The Open Door Blog
Whether you own a new home or condo, are considering buying one, or just love to dream about it, the Open Door blog is here to share stories that can help you protect what is likely the biggest investment of your life.
The Open Door blog is published by Tarion, a non-profit corporation that administers Ontario’s New Home Warranty Plan and registers all new home builders in Ontario. Click here to learn more about us.
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Your new-built home is almost complete. You’ve been waiting for this day for awhile, and your excitement is mounting at the prospect of moving in. But, before you book the moving truck, there is a critical step in the home-buying process that you need to do first: take part in the pre-delivery inspection, or PDI.
The PDI is your first opportunity to review your new home, inside and out, and assess its condition before you actually take possession. This inspection, which your builder is required to conduct with you, involves walking through the home and carefully documenting on the PDI form any items that are damaged, missing, incomplete or not working properly.
Is the kitchen missing a light fixture? Is one of the cabinets in the bathroom scratched? Did you turn on a light switch and nothing happened? All of these are examples of items you would put on your PDI form.
Nothing is too big or too small to document. In fact, it is vitally important to be thorough so that your builder has a complete list of items they can address as soon as possible.
It’s important to note that if you fail to note an item on the PDI form, this does not necessarily affect your new home warranty coverage. However, the PDI form is a useful piece of evidence if you need to submit a warranty claim for an item already documented as needing attention.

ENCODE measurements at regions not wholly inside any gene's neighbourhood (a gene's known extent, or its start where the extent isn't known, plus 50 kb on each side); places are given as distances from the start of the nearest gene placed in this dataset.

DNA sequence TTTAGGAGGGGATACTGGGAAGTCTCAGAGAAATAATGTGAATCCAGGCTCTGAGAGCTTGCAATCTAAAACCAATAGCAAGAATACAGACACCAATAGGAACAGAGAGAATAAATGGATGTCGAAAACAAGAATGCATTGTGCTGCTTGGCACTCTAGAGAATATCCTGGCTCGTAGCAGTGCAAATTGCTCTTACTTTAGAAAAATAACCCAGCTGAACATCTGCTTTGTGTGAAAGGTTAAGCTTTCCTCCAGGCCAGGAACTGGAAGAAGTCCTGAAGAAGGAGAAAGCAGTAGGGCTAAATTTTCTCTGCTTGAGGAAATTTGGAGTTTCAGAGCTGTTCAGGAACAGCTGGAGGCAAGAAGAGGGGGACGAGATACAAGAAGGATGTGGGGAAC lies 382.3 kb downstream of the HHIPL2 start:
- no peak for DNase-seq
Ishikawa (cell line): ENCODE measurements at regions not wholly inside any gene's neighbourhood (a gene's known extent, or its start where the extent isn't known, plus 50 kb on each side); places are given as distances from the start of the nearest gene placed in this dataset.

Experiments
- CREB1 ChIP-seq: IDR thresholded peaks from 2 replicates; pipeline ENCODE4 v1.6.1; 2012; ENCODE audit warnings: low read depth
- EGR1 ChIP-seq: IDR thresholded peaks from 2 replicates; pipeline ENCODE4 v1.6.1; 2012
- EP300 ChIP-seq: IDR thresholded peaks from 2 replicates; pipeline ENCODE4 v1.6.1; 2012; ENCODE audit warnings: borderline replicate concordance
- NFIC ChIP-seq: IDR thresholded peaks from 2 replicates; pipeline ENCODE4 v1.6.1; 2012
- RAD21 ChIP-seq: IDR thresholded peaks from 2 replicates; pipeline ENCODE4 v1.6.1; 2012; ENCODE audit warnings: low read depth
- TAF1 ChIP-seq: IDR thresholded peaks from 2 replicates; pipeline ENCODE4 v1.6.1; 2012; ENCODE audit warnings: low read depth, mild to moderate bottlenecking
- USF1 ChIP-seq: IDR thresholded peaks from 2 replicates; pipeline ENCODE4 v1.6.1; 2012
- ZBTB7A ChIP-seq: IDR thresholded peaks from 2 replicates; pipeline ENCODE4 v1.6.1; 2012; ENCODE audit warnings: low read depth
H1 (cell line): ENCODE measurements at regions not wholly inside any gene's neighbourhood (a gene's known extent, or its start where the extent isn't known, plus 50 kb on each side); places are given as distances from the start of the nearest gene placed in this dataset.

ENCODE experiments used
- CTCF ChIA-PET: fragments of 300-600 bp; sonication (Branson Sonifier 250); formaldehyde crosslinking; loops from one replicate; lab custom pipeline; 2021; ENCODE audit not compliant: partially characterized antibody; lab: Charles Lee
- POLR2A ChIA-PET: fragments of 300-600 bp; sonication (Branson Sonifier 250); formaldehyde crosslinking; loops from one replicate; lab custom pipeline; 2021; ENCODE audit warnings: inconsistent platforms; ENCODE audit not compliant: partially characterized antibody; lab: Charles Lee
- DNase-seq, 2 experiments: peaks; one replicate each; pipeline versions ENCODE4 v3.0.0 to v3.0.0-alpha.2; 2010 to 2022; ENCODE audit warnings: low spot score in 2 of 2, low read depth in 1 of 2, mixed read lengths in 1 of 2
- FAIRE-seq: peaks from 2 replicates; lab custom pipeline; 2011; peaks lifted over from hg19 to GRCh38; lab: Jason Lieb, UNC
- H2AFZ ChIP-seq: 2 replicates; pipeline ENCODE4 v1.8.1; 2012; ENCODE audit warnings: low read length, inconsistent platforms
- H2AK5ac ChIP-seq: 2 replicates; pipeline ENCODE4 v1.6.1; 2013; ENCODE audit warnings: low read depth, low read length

Here are five tips to make sure you make the most of your PDI.
1. Become familiar with the PDI form
Your builder is required to provide you with an accepted PDI form. There are two options: they can either provide you with the standard PDI form provided by Tarion, the organization that backstops the builder’s warranty on your home, or with their own form that contains, at a minimum, all of the contents of the Tarion form. You should review Tarion’s form on www.tarion.com before you conduct your PDI with your builder.
2. Print the PDI checklist
In addition to the PDI form, Tarion also has a handy PDI checklist that you can download from our website. It contains a comprehensive list of what to look for throughout your home, inside and out. You should bring a copy of it along with you on your PDI so that you won’t miss anything.
3. Jot down questions
Before your PDI, start compiling a list of questions you can ask your builder to address during the inspection. The PDI is also an opportunity for you to learn about all of your home’s features. So, you can ask, for example, how the heating, air, electrical and plumbing systems work, or how to maintain your hardwood floors so that they continue to look amazing for years to come.
4. Think about bringing someone with you
There is a lot to take in during a PDI, so don’t hesitate to bring along someone else who can act as a second pair of eyes and ears during the inspection. You could even consider bringing someone with knowledge of home construction, such as a certified home inspector. Whether you decide to bring a friend, a family member or a home inspector to be of assistance during your PDI, out of courtesy, it’s always best to let your builder know in advance.
5. Have a backup plan
If you’re unable to attend your PDI in person, don’t worry – you’re allowed to send a “designate” in your place. Just be sure to complete the form for the appointment of a designate for the pre-delivery inspection that can be found on Tarion.com.
Ultimately, the PDI is a great tool to help you protect what may well be the most important investment of your life. These five tips will help you make the most of it.
The goal of this blog is to provide you with general information about the warranty process by sharing real experiences from new homeowners. The blog should not be relied upon as legal advice. For privacy reasons, we will not address or resolve current cases in a public forum, so any comments or questions that are posted on this site that describe individual cases cannot be discussed. If you have a question about your warranty or Tarion generally, we would be pleased to discuss your issue, in the context of your particular circumstances and in confidence. We exercise reasonable care to avoid offensive, illegal or defamatory content from being posted, as well as comments that are intended solely for self-promotion or considered to be spam.